Signs of the Apocalypse: The Peeple App Launches

The “Yelp For People” has no place in Philly.

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I’m approaching that age where it’s time to decide if I want to bring children into this world.

Most days, the answer is yes. I love kids, and for whatever reason — blind optimism, naïveté, Ambien — I believe that the human race is a good one and that we’ll eventually wake up from this fever dream we call election season.

But on other days, the Peeple app launches.

With a little time and creativity, I think I could explain Donald Trump to my future daughter in a satisfying enough way. (“You see, honey, Tom Riddle was a troubled little boy…”) But I’m not so sure about subjecting her to a world where a “Yelp for People” exists.

Now available for download, Peeple bills itself as a way to “better choose who you hire, do business with, date, become your neighbors, roommates, landlords/tenants, and watch, teach, and care for your children.” According to a website that’s impossible to un-see, it’s “revolutionizing the way we’re seen in the world, through our relationships” because “character is destiny.” (Good Christ. See you in hell, Peeple copywriters.)

It works like this: After signing up, you can begin receiving reviews — and reviewing other members — in professional, personal and dating categories. Don’t like a review? After backlash against previous iterations, the latest version of Peeple allows users to control their own profiles, filtering out any negative comments. In the future, however, a paid “Truth License” feature may allow premium users to see all reviews, good and bad — if they can say “Truth License” with a straight face.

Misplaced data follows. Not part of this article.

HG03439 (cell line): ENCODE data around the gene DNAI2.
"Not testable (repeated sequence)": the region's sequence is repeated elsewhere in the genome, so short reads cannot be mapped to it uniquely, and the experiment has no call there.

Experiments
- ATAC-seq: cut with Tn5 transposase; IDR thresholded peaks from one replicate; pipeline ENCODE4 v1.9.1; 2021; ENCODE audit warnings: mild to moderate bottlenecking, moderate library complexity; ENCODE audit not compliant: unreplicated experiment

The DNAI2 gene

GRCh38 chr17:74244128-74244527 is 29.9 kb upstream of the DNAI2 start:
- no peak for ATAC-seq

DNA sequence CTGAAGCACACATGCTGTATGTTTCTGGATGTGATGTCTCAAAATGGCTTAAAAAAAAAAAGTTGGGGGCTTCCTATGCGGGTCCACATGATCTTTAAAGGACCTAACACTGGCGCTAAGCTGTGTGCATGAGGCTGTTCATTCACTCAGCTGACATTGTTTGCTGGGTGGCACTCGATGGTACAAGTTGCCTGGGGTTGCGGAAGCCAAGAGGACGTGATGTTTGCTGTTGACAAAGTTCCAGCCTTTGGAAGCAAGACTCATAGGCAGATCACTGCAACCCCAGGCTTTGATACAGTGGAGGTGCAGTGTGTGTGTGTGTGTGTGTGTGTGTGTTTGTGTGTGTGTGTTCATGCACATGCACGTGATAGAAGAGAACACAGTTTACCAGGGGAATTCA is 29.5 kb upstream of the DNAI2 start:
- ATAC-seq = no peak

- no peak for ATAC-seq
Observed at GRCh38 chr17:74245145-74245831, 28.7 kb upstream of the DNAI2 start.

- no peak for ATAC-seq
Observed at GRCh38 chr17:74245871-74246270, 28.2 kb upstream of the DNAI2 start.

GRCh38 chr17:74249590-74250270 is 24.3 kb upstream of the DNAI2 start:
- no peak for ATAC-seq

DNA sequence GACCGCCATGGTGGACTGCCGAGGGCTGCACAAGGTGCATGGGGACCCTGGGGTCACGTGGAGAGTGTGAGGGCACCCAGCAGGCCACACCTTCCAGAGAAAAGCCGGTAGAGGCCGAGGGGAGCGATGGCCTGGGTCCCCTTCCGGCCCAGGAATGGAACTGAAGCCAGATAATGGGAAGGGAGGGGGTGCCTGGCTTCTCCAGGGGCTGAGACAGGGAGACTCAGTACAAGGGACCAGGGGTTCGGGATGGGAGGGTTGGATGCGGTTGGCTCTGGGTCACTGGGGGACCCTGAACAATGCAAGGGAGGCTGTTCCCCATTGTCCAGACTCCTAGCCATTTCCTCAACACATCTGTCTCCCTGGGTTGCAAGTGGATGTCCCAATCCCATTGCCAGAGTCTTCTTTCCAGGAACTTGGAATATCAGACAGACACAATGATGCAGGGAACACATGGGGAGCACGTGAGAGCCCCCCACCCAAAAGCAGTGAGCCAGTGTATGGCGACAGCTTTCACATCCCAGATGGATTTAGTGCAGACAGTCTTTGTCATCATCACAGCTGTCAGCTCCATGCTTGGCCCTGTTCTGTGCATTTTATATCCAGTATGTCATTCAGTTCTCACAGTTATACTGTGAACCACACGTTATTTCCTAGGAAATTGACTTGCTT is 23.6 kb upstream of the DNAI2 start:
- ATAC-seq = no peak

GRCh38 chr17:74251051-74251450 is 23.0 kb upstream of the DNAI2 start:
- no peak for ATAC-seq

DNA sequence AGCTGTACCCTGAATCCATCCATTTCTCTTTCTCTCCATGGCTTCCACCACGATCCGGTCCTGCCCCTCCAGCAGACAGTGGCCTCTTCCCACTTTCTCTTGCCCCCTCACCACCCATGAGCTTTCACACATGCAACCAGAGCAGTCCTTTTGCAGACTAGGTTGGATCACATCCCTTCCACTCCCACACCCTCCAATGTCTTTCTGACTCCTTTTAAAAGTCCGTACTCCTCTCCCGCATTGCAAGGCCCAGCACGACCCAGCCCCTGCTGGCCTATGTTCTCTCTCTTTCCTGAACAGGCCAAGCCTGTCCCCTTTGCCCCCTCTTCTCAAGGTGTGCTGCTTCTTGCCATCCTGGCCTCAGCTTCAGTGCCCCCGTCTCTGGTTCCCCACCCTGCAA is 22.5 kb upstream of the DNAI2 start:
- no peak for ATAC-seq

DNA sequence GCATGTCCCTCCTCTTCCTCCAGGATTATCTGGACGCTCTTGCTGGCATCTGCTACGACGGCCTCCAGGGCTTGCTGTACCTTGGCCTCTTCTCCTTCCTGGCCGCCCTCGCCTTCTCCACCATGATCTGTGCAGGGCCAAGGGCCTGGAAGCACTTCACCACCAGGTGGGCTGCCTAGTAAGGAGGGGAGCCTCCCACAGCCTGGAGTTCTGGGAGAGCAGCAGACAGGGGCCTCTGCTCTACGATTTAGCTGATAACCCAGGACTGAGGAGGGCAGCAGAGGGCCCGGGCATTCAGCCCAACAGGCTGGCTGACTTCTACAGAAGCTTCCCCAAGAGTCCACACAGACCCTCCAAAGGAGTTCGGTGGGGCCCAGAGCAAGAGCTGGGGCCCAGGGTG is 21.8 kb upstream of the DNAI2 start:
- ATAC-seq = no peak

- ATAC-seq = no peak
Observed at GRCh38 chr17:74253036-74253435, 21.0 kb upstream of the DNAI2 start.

Do you have to sign up? Of course not. But then again, at one point, you didn’t have to sign up for LinkedIn, either.

Five or so years ago, LinkedIn was optional, a fringe social network for former student council members and bored HR managers. But if you’re searching for a job today, in many industries, you almost have to be on it. You don’t, presumably, have to use insufferable buzzwords or write dripping recommendations for people you wouldn’t hold the elevator for, but we’re doing it anyway because LinkedIn is a vampire. Need a little reminder not to sleep with your coworker? Pay a visit to his LinkedIn profile and you’ll never have to worry about an awkward morning-after with that “passionate, innovative problem-solver with a strategic approach to marketing solutions” again.

Maybe, hopefully, Peeple is one of those things like Snapchator exercise — that we can all go back to ignoring soon enough. But if it’s another LinkedIn, we’re in trouble. Because while it’s one thing to fake your way through office life, it’s another thing to fake your way through real life. And it’s quite another to do so in Philly.

In some cities, Peeple might be perfectly acceptable, a natural extension of the business-as-usual palm-greasing and back-scratching. But that’s not us. Around these parts, we know who we are and we know what we like. We settle our disputes like real people (screaming on the stoop at odd hours of the morning) and we express our gratitude like real people (screaming less loudly on the stoop at slightly less odd hours of the morning). Anyone dumb enough to buy a “Truth License” moved out to Los Angeles years ago.

We’re better than this, Philly. Don’t you agree? Then perhaps you can endorse me for grumpy little rants on LinkedIn. Or for unnecessary Harry Potter asides. Or for refilling the Brita — I always refill the Brita. Looking forward to connecting!

Follow @IProposeToast on Twitter.

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